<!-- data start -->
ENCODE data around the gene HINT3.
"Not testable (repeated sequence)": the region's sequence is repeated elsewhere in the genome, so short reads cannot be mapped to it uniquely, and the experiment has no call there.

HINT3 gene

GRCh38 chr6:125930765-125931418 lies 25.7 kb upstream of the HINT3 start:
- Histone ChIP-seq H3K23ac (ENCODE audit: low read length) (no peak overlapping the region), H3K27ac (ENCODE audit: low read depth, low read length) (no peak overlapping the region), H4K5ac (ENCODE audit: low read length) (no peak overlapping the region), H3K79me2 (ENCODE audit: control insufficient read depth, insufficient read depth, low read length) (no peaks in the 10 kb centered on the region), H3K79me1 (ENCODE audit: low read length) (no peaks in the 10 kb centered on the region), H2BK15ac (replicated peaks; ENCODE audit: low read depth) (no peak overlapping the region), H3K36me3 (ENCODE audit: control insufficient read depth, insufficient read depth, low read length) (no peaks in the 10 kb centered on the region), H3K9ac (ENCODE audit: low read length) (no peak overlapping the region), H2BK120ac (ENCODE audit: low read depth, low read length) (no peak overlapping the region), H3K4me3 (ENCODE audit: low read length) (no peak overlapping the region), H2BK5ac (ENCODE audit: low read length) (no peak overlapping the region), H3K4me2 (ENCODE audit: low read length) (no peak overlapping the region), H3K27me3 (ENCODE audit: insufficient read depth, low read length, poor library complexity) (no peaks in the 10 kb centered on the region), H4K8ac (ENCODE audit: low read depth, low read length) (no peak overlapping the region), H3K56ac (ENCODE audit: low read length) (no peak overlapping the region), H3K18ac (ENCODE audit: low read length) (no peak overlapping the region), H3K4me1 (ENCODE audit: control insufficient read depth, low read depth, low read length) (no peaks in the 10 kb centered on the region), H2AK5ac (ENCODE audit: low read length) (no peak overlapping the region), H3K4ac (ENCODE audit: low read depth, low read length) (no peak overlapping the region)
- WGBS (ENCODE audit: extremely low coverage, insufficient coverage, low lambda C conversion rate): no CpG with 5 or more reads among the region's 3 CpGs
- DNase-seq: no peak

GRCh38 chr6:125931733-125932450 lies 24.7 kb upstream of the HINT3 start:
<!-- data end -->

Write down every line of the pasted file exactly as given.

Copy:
ENCODE data around the gene HINT3.
"Not testable (repeated sequence)": the region's sequence is repeated elsewhere in the genome, so short reads cannot be mapped to it uniquely, and the experiment has no call there.

HINT3 gene

GRCh38 chr6:125930765-125931418 lies 25.7 kb upstream of the HINT3 start:
- Histone ChIP-seq H3K23ac (ENCODE audit: low read length) (no peak overlapping the region), H3K27ac (ENCODE audit: low read depth, low read length) (no peak overlapping the region), H4K5ac (ENCODE audit: low read length) (no peak overlapping the region), H3K79me2 (ENCODE audit: control insufficient read depth, insufficient read depth, low read length) (no peaks in the 10 kb centered on the region), H3K79me1 (ENCODE audit: low read length) (no peaks in the 10 kb centered on the region), H2BK15ac (replicated peaks; ENCODE audit: low read depth) (no peak overlapping the region), H3K36me3 (ENCODE audit: control insufficient read depth, insufficient read depth, low read length) (no peaks in the 10 kb centered on the region), H3K9ac (ENCODE audit: low read length) (no peak overlapping the region), H2BK120ac (ENCODE audit: low read depth, low read length) (no peak overlapping the region), H3K4me3 (ENCODE audit: low read length) (no peak overlapping the region), H2BK5ac (ENCODE audit: low read length) (no peak overlapping the region), H3K4me2 (ENCODE audit: low read length) (no peak overlapping the region), H3K27me3 (ENCODE audit: insufficient read depth, low read length, poor library complexity) (no peaks in the 10 kb centered on the region), H4K8ac (ENCODE audit: low read depth, low read length) (no peak overlapping the region), H3K56ac (ENCODE audit: low read length) (no peak overlapping the region), H3K18ac (ENCODE audit: low read length) (no peak overlapping the region), H3K4me1 (ENCODE audit: control insufficient read depth, low read depth, low read length) (no peaks in the 10 kb centered on the region), H2AK5ac (ENCODE audit: low read length) (no peak overlapping the region), H3K4ac (ENCODE audit: low read depth, low read length) (no peak overlapping the region)
- WGBS (ENCODE audit: extremely low coverage, insufficient coverage, low lambda C conversion rate): no CpG with 5 or more reads among the region's 3 CpGs
- DNase-seq: no peak

GRCh38 chr6:125931733-125932450 lies 24.7 kb upstream of the HINT3 start: